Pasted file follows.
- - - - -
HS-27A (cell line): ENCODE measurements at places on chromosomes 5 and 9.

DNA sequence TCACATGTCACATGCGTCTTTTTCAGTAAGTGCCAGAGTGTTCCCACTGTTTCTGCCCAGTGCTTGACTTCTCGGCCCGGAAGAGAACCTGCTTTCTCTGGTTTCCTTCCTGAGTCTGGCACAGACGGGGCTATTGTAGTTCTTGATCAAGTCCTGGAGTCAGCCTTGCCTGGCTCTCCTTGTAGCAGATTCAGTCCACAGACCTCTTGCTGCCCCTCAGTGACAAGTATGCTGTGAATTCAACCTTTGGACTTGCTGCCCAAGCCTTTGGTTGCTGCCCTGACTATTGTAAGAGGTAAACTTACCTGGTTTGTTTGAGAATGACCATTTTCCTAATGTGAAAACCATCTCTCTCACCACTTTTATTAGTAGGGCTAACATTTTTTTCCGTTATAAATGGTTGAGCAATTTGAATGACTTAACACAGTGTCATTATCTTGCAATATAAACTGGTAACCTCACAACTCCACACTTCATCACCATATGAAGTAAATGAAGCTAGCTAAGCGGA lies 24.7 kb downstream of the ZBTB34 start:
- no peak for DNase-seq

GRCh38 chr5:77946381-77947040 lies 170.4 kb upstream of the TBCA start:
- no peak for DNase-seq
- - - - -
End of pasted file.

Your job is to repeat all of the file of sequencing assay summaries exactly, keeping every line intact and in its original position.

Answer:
HS-27A (cell line): ENCODE measurements at places on chromosomes 5 and 9.

DNA sequence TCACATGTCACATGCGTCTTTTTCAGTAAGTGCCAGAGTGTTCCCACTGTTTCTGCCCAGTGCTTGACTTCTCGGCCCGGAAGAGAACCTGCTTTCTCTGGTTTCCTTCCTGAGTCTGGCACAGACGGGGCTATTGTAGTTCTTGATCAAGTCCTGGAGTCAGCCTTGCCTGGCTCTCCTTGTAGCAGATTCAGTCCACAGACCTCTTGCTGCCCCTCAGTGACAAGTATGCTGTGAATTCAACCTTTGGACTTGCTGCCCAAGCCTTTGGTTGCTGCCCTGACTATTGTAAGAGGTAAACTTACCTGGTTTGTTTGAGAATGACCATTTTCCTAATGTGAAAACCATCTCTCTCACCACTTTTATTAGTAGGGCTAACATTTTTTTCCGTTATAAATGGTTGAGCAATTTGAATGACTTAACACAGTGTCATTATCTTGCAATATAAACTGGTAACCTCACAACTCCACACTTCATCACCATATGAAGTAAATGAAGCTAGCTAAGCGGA lies 24.7 kb downstream of the ZBTB34 start:
- no peak for DNase-seq

GRCh38 chr5:77946381-77947040 lies 170.4 kb upstream of the TBCA start:
- no peak for DNase-seq